“You’ve really been spending a lot of time on your phone lately,” Beckett mentioned as he mixed up Wolfie’s antibiotics and cleaned up the dishes after breakfast. I was taking a little “mommy break” because I had been up since 6AM with our boy and I let Beckett sleep in. I felt like he had no right to say anything about it because he got to sleep 3 more hours than I. But I held my tongue just long enough to realize he was right. I didn’t tell Beckett this, but at that moment I felt shame, not because he tried to guilt me, but because I feel really strongly about this topic.
When I first became a mom I was so adamant that whenever Wolfie was awake I would not spent time on social media. But lately it seems like all of my quick phone checks turn into 20 minutes of browsing Instagram, watching YouTube hair tutorials, or writing copy for an upcoming post. As I sit here and think about this, it seems crazy to me that we go to work and can ignore our phones because we take our jobs seriously. We so readily realize that our adult jobs are more important than what’s happening on Snapchat or in our latest game, but then we go home and sit on the couch or in bed and think that is a good time to disconnect from reality and focus on virtual reality.
I realized early on in my son’s life that if I wanted to raise my son to be a smart, secure, well-loved boy I needed to cut way back on the time I spent on social media. Even in the womb I tried to hold my phone away from my belly and to limit my time spent using technology. I made it my rule that I could only work on my blog or Instagram while W. slept. I never wanted my son to be able to say that I care more about what’s on my phone than about him.
However, as Beckett pointed out, lately I slipped back into the rut of checking my phone all day, stopping everything to answer comments or emails. I know it sounds cliche when pastors say marriage is there to refine you and make you a better person, but it is totally true for me. Beckett is such a great leader for our family in that he’s not afraid to (usually) sweetly help me in an area in which I struggle. And as upset as I felt at first when he made the comment about how much time I was spending on my phone, I knew he was just trying to help me to be fully present with him and Wolfie for their sakes– and for mine.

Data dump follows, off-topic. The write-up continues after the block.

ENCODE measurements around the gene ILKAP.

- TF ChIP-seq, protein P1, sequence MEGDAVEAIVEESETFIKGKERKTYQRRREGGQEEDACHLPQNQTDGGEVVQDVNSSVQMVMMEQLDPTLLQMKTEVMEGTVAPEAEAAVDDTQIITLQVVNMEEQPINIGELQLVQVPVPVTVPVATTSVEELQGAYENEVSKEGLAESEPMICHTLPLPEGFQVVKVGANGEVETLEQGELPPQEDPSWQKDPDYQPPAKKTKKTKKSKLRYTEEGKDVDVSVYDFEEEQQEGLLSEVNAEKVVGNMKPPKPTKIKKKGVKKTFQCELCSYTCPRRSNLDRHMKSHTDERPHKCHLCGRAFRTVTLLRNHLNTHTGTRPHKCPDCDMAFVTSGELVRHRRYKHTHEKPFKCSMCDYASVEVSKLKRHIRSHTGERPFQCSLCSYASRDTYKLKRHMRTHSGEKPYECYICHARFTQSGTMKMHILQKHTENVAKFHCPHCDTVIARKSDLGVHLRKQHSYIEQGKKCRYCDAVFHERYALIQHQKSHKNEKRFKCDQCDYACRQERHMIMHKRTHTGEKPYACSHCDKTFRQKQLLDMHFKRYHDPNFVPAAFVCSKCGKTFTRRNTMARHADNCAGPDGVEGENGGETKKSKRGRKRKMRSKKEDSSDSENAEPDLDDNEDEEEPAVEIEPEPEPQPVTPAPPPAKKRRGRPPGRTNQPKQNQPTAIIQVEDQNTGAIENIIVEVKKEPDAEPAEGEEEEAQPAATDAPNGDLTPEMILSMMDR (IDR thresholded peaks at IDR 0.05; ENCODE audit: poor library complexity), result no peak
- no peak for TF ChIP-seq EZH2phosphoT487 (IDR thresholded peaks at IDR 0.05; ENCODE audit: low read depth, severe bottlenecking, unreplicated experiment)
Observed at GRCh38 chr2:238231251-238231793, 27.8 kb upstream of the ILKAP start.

You don’t have to be married or be a parent to benefit from being intentional about your screen time exposure. Being a parent or spouse amplifies issues of the heart and mind, but those things are still important no matter what season of life you live in. Things that you never thought twice about as a single person suddenly become huge areas of concern for you. It’s crazy how having a family puts everything into perspective. So if you’re single or not a parent yet you may not need to limit your screen time because of a little one, but maybe you want to start limiting it so that you can better engage with those around you. Then you can start making steps toward a more productive, meaningful future with the family you will have some day.
I don’t to miss the precious moments with my tribe. Beckett, Wolfie, and I will never be 28, 27, and 1.5 years old again. We will never have the exact same joys and struggles as we do right now. Wolfie will never learn to say his first 100 words again. Beckett will never be as helpful in the kitchen as he was the other day again. haha, jk I hope I’m wrong about that! 😉
If we’re not present in life’s seemingly mundane moments, we will miss the true beauty in life. We will become discontented and disillusioned.
So I want to come to you readers today and say, I’m not perfect, but this is an area in which I struggle and I bet I’m not alone. So let’s work on it together. Let’s grow and improve our friendships, relationships, marriages, and families together.
I think I’ll start by limiting my social media time to during my lunch break and after my son goes to sleep at night. What guidelines do you need to put in place to give you a stronger, more intentional future?